A self-described ElderGoth, Trystan has been haunting the internet since the early 1990s. Always passionate about costume, from everyday office wear to outrageous twisted historical creations, she has maintained some of the earliest online costuming-focused resources on the web. Her costuming adventures are chronicled on her website, TrystanCraft. She also ran a popular fashion blog, This Is CorpGoth, dedicated to her “office drag.”

18 Responses

  1. Susan Pola Staples

    I am going to have to re-watch it, but I remember how everything flowed seamlessly into each scene. How the clothes were so right for the 1930s, from colour and how great the acting was. The clothes evoked Vionnet, Schiaparelli, and Molyneux.

    Reply
  2. Nzie

    It’s just a super enjoyable watch! Beautiful to look at, a sweetly silly and engaging story.

    Reply
  3. Lynelle

    I love everything about the movie and I loved the book even more! In fact, I just bought a copy of the book whilst in London and when I set it on a table later while having tea, a party at the neighboring table expressed her love for it as well.

    Reply
  4. Kersten

    I made my aunt and mom take me to see this movie each individually so I saw it in theaters three times! The book is absolutely charming as well, totally a contemporary Cinderella story. (In the book Delysia is British as well.) And I know Frances McDormand isn’t British, but it says a lot that I can’t think of another British actress of a similar age who could have done a better job (although I can think of a couple who would have done as well, but differently.) She grounds the story beautifully.
    If ever I get good enough to sew velvet, I’m making myself a replica of that blue evening gown.

    Reply
  5. Frannie Germeshausen

    Thanks for the reminder about this delightful movie! I need to find it and watch it again. I remember it left us feeling all happy inside.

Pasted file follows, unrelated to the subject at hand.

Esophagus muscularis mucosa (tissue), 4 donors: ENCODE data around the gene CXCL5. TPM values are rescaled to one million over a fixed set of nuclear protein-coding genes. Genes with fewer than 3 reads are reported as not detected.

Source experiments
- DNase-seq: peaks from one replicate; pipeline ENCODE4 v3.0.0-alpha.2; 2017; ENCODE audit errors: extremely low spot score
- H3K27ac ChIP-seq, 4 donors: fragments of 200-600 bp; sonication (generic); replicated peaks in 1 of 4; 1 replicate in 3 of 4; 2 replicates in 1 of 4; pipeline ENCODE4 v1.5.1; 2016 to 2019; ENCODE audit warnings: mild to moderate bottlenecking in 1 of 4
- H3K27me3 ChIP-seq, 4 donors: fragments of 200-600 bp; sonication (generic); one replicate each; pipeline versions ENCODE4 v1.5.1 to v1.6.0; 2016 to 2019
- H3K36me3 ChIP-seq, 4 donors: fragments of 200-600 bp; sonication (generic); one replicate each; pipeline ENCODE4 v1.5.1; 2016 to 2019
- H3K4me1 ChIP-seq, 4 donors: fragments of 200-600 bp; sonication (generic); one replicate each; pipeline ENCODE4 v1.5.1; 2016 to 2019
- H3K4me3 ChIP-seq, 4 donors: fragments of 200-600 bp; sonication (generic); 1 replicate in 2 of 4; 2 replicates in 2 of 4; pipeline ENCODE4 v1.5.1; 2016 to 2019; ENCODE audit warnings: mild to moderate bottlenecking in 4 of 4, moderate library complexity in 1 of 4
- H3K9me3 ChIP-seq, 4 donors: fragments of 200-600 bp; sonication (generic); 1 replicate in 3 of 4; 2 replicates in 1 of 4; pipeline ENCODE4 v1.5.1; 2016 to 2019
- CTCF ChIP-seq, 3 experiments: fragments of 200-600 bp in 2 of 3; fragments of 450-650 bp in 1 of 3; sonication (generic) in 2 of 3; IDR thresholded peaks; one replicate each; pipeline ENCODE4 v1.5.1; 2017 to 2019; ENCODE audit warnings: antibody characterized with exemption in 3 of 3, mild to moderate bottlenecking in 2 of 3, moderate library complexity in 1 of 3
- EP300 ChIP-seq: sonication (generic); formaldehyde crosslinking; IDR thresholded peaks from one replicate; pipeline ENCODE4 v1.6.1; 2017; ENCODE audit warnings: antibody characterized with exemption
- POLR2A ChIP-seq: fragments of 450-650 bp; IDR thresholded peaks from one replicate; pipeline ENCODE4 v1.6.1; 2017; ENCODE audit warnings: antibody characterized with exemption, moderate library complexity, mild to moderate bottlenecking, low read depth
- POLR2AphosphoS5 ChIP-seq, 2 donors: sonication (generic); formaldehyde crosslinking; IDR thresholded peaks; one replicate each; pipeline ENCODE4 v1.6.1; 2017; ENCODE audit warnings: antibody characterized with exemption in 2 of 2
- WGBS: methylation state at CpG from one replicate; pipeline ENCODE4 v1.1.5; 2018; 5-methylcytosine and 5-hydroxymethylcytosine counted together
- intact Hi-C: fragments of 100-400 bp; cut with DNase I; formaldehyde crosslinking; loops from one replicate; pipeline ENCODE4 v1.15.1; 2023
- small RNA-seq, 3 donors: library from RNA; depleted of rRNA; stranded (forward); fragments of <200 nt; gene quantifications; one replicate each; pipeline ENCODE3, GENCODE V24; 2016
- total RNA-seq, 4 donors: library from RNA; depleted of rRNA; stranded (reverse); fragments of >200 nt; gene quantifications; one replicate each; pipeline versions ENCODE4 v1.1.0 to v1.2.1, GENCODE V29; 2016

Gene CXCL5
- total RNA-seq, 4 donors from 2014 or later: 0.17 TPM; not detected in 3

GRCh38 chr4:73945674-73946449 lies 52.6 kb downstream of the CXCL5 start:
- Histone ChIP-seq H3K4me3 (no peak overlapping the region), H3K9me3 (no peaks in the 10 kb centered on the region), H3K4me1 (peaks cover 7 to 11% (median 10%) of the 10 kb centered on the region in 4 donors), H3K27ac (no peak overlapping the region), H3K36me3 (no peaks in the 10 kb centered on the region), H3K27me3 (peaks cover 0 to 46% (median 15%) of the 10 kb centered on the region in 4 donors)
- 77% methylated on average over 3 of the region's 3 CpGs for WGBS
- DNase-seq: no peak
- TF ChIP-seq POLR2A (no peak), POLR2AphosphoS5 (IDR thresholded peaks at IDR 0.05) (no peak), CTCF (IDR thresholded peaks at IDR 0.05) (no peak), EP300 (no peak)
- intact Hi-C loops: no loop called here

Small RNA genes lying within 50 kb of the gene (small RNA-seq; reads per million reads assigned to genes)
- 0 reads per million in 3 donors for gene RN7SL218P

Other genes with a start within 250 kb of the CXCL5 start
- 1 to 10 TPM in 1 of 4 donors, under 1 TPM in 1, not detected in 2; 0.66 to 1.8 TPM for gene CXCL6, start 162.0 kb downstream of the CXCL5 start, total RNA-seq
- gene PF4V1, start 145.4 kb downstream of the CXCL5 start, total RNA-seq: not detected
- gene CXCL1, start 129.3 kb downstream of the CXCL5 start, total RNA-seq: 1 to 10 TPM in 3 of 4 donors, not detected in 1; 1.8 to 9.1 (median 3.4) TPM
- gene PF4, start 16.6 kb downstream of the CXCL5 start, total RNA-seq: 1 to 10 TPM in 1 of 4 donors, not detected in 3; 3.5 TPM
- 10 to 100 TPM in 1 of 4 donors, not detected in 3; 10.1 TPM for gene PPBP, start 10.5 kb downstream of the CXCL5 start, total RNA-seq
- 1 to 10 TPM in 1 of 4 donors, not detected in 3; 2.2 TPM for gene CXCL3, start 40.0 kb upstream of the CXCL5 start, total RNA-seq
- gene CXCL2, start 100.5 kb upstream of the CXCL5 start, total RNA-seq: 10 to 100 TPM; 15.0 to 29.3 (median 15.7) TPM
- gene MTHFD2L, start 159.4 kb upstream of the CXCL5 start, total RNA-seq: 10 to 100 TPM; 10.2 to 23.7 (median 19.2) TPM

Reply
    • Kathleen Norvell

      Yeah, gotta go along with that. After Amy Adams, he was the prettiest thing in the film.

      Reply
  6. Sharon in Scotland

    I LOVE this story. BBC radio did a 5 part series of it, read divinely by Maureen Lipman ages ago and I’ve adored it since then. I treated myself to the film last month and really enjoyed it. I hoped you’d review and you did!

    Reply
  7. Black Tulip

    One of my favourite films ever! All of the extras are beautifully dressed as well, and so many fabulous hats. I’ve never been able to look a cap sleeve in the eye since I first saw it, though!

    Bonus nerd fact – ”Delysia” was a brand of artificial silk (there is an advert for it in a 1931 Weldon’s magazine), so the idea that Ms La Fosse isn’t quite all she seems is perfect.

    Reply
  8. Rachel

    This is my go-to movie for those times when I’ve been sick for two days, and nothing can possibly make me feel better. Everything about this movie is so incredibly perfect!

    Reply
    • Kersten

      SAME HERE. It’s a great “everything-sucks” comfort movie. Same with “I Capture the Castle” and “Cold Comfort Farm” (books and movies) for the era depicted, although those each have different tones, one more melancholy and the other more satirical. Also a similar book trilogy is the Barbara Buncle books by D.E. Stevenson, Miss Buncle’s Book being the first. Same light humor and romance.

      Reply
  9. SarahV

    This movie has it all! Plus both Lee Pace AND Mark Strong, unrecognizable with hair. Such a great movie.

    Reply